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Korg MS-10 analog synthesizer

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The Korg MS-10 analog synthesizer is a musical instrument capable of generating and modifying electronic signals, enabling a broad range of possible sounds. Produced by the Korg corporation in 1978, the MS-10 was a reduced model compared with other products, which often had more parts and thus offered greater flexibility. It follows the common conception of an analog synthesizer, with its distinction between sound sources (oscillators and noise generators), sources of control voltage (keyboard, low frequency oscillators, envelope generators), and modifiers (filter, amplifier). The layout of the MS-10 groups the controls for the various parts into independent blocks, but without the full flexibility that is offered by modular synthesizers, where these groups are placed in separate casings. At the same time, the patch panel of the MS-10 enables some connections that go beyond the synthesizer’s predefined structure for sound synthesis. In the mid-1980s, the paradigm of the analog synthesizer was largely displaced by digital synthesis, notably by synthesizers based on frequency modulation, such as the Yamaha DX7. However, since the 1990s it has seen a revival in interest. Like film photography or vinyl records, in the digital era the analog synthesizer has often been associated with a fuller, more authentic aesthetic experience by a niche group of enthusiasts. Historically, analog synthesizers are also remarkable for their intrinsic similarity with the analog computer, an early computing paradigm that has likewise been largely replaced by its digital counterpart.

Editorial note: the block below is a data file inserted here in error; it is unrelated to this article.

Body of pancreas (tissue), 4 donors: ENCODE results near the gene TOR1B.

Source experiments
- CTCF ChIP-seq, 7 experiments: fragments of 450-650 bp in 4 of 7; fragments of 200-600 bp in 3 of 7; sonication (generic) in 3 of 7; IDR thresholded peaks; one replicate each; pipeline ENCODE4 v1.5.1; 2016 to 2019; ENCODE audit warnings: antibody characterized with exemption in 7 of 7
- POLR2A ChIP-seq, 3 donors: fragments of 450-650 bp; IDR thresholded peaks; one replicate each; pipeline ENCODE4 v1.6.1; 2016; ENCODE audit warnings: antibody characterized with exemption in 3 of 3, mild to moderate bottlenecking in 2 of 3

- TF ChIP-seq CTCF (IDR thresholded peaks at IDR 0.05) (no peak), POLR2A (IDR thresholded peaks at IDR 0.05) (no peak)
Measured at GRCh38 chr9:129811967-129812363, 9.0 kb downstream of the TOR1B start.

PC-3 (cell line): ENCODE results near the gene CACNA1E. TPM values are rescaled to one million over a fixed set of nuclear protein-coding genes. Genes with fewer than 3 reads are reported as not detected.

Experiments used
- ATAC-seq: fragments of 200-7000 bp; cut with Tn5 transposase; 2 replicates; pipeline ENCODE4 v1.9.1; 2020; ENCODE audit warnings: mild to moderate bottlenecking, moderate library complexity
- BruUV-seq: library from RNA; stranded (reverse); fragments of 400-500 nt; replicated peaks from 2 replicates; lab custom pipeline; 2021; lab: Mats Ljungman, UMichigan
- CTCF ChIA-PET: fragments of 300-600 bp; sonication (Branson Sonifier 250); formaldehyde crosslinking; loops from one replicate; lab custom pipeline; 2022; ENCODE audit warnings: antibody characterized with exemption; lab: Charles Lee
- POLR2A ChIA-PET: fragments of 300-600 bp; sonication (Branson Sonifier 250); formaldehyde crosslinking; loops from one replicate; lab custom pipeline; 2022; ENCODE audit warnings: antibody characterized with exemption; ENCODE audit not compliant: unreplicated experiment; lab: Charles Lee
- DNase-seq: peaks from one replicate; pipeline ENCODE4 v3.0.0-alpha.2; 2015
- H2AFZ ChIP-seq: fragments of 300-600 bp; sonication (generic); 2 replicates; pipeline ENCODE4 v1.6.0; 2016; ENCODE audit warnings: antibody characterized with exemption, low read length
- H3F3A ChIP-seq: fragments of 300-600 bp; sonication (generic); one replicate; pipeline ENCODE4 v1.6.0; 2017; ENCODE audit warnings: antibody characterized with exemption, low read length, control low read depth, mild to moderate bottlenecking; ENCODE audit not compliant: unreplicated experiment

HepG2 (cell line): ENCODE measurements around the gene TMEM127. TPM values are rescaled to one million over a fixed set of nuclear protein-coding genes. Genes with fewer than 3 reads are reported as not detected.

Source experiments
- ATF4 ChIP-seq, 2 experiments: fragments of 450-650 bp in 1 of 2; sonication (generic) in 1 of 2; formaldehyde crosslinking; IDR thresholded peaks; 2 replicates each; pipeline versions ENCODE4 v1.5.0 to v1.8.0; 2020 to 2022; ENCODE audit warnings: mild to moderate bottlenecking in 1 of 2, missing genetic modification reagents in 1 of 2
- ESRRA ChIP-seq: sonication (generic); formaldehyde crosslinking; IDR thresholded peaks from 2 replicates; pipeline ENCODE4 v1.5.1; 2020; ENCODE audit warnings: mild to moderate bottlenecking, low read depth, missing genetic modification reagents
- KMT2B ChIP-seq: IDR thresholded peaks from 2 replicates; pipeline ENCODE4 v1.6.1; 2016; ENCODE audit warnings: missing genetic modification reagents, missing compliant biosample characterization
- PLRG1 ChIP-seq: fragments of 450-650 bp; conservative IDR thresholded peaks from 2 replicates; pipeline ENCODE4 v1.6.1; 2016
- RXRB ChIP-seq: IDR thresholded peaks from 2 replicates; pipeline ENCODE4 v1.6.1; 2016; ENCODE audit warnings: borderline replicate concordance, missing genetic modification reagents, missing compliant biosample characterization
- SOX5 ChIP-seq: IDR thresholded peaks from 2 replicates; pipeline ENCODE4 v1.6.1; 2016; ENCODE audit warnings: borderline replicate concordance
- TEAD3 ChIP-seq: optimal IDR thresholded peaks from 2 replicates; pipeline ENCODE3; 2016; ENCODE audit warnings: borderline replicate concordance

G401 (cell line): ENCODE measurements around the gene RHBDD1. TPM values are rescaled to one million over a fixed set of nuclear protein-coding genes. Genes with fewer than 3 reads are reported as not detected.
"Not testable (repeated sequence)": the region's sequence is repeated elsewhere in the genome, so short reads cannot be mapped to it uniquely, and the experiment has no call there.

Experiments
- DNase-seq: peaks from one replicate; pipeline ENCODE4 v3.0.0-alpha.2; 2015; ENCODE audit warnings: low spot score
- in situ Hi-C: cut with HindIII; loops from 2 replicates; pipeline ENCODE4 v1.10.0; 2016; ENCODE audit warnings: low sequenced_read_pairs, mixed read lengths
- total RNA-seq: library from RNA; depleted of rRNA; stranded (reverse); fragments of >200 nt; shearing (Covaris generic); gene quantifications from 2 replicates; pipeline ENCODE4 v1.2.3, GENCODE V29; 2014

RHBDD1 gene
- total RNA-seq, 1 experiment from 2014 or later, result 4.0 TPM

Nikita Braguinski

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